SafeSearch is a feature offered by search engines and several devices that can either allow or block explicit content flagged by them. When enabled, SafeSearch blocks lewd content from showing, and when disabled, any relevant content can come up in your searches, regardless of its sensitivity.
Today we are going to show you how to enable or disable SafeSearch across multiple platforms and search engines. The processes are pretty simple, only if you know where to look for these settings. But before we do, there are some misconceptions and details we’d like to shed some light on.
Table of contents
- How does SafeSearch Work?
- Enable/Disable SafeSearch in Web Browsers
- Enable/Disable SafeSearch on Windows 11/10
- Enable/Disable SafeSearch on Android
- Enable/Disable SafeSearch on MacOS/iOS
- Enable/Disable SafeSearch On Google
- Enable/Disable SafeSearch On Bing
- Enable/Disable SafeSearch On DuckDuckGo
- Closing Words
How does SafeSearch Work?
SafeSearch works by blocking out the content which has been flagged as inappropriate by the search engine provider. This includes any text, images, or videos that have explicit content and may not be age-appropriate for the user.
That said, when the feature is enabled, any content which has been cataloged by the search engine and marked as explicit or vulgar is automatically filtered out in the search results.
Enable/Disable SafeSearch in Web Browsers
This section addresses the misconception many users may have about SafeSearch and a browser’s ability to enable/disable it.
Web browsers, such as Google Chrome, Firefox, or Microsoft Edge, do not provide the SafeSearch feature. Instead, it is the search engine working behind these browsers which have the ability to filter the search content.
Therefore, no web browser directly has any links with Safesearch. However, they do provide low-level filtration such as age-appropriate content in Microsoft Edge, and safe browsing in Chrome for more security, etc.
Similarly, the devices, like a Windows computer or an Android device, do not directly provide SafeSearch functionalities, yet you can still control the content on some devices. This is because these devices have integrated search engines that you can manage from the device’s settings. For example, Windows uses Bing.com to provide search results, and Android devices use Google.com.
Now that this misconception is cleared, let us show you how to turn SafeSearch on or off on various platforms.
Enable/Disable SafeSearch on Windows 11/10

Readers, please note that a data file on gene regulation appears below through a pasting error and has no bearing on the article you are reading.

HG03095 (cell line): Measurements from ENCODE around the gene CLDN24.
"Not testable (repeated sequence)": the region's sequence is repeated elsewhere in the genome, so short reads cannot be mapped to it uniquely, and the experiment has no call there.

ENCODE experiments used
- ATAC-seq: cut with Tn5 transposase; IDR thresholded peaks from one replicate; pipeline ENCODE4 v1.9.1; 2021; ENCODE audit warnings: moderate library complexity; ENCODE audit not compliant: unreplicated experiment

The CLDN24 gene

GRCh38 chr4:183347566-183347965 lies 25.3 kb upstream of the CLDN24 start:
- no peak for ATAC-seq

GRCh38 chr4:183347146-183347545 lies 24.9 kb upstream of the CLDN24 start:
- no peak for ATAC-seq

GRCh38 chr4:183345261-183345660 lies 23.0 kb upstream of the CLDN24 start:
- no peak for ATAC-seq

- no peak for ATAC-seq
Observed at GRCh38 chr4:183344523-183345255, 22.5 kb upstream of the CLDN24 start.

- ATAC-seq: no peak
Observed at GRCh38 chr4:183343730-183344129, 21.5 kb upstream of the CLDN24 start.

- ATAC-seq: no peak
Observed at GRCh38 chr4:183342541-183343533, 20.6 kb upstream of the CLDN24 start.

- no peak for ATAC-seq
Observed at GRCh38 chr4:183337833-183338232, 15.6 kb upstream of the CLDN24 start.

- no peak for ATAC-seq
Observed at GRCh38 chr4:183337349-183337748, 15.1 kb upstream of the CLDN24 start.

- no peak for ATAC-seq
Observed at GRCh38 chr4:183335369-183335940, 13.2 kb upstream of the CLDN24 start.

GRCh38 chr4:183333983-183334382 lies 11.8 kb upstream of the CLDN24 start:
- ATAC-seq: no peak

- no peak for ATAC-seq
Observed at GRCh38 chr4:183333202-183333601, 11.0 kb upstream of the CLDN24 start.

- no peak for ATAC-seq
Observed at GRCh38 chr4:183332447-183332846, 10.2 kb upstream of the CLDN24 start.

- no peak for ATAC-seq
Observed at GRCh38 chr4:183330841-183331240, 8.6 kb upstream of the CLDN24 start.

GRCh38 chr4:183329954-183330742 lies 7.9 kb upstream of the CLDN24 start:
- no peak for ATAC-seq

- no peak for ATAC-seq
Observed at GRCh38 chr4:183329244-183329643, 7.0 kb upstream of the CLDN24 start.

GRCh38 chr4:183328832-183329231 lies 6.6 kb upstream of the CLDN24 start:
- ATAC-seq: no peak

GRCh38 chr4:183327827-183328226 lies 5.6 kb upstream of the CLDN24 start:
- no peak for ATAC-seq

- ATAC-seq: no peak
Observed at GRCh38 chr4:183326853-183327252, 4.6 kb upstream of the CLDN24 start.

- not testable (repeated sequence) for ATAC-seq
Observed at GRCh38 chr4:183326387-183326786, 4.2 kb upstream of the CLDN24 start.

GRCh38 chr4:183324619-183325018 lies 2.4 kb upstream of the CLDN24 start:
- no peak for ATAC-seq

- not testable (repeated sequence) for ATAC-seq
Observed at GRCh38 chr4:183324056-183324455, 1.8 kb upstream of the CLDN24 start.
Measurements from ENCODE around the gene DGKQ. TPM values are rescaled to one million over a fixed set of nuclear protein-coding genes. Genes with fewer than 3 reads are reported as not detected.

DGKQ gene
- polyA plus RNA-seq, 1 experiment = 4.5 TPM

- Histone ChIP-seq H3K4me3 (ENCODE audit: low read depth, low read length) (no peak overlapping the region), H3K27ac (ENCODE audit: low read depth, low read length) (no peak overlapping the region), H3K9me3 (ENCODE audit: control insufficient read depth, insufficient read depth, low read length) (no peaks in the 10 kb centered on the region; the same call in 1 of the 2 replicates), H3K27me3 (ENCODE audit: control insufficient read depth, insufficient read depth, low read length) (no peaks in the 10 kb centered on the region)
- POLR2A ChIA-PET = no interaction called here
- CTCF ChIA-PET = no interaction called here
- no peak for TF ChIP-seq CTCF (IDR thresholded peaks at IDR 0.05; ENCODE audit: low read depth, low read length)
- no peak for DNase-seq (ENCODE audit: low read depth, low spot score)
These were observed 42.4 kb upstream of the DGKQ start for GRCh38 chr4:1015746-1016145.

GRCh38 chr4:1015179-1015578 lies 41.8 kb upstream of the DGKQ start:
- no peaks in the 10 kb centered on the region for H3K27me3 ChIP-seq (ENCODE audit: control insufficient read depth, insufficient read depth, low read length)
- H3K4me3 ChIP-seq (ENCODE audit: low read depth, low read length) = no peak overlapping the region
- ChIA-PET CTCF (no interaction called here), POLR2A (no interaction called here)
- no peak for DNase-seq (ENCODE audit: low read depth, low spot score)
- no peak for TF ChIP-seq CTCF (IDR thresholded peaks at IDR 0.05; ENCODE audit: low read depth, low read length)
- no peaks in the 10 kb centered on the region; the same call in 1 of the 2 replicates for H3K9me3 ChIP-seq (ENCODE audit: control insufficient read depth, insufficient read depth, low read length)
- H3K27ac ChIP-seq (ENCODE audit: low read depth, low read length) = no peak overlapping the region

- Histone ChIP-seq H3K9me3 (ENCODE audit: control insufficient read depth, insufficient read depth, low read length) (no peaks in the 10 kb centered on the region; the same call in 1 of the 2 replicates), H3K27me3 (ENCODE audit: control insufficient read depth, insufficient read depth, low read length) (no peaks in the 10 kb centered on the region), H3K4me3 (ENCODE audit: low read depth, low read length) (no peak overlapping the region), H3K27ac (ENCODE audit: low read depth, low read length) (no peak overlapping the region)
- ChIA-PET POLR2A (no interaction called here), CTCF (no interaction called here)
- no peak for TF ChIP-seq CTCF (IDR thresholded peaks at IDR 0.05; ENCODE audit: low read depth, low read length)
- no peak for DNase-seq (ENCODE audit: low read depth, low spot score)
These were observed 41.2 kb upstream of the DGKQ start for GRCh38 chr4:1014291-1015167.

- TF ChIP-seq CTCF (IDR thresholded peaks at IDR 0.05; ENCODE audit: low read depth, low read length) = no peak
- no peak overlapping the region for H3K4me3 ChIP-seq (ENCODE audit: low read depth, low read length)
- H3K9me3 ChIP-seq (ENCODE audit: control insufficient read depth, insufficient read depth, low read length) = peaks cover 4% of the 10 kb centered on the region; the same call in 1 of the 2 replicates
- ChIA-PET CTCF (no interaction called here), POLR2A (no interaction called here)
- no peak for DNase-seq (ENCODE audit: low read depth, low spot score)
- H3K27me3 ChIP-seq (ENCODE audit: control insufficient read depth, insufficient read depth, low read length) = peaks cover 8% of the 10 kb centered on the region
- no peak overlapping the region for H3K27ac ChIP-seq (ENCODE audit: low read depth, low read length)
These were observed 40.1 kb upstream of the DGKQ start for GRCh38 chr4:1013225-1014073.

The Windows operating system allows you to control SafeSearch directly from the Settings app. It offers you 3 levels:
Moderate is selected by default. However, you can change this through the Settings app, or adopt more aggressive approaches if that doesn’t work.
From Settings App
Navigate to the following:
In Windows 11:
Settings app >> Privacy & security >> Search permissions
In Windows 10:
Settings app >> Search
Here, select one of the options under SafeSearch.
This is perhaps the most convenient method to configure SafeSearch on a Windows computer. Note that this won’t affect your search results when using Bing.com or Google.com on a web browser. For that, you can refer to the relevant sections below.
From Group Policy
Open the Group Policy editor by typing in gpedit.msc in the Run Command box.
Now navigate to the following from the left pane:
Computer Configuration >> Administrative Templates >> Windows Components >> Search
In the right pane, double-click “Set the SafeSearch setting for Search.”
From the popup, select Enabled, and then set the intensity from the drop-down menu in the Options section. When done, click Apply and Ok.
To implement the changes, run the following cmdlet in an elevated Command Prompt:
From Windows Registry
Another way to go about it is by making manual changes to the Windows Registry. Here is how:
Misconfiguration of critical values in the system’s registry could be fatal for your operating system. Therefore, we insist that you create a system restore point before proceeding forward with the process.
Open the Registry Editor by typing in regedit in the Run Command box.
Now paste the following in the navigation bar at the top for quick navigation:
You will now see the DWORD “SafeSearchMode” in the right pane. Double-click it and change its Value Data to one of the following options:
- 0 – Disable SafeSearch.
- 1 – Moderate
- 2 – Strict
When done, click Ok.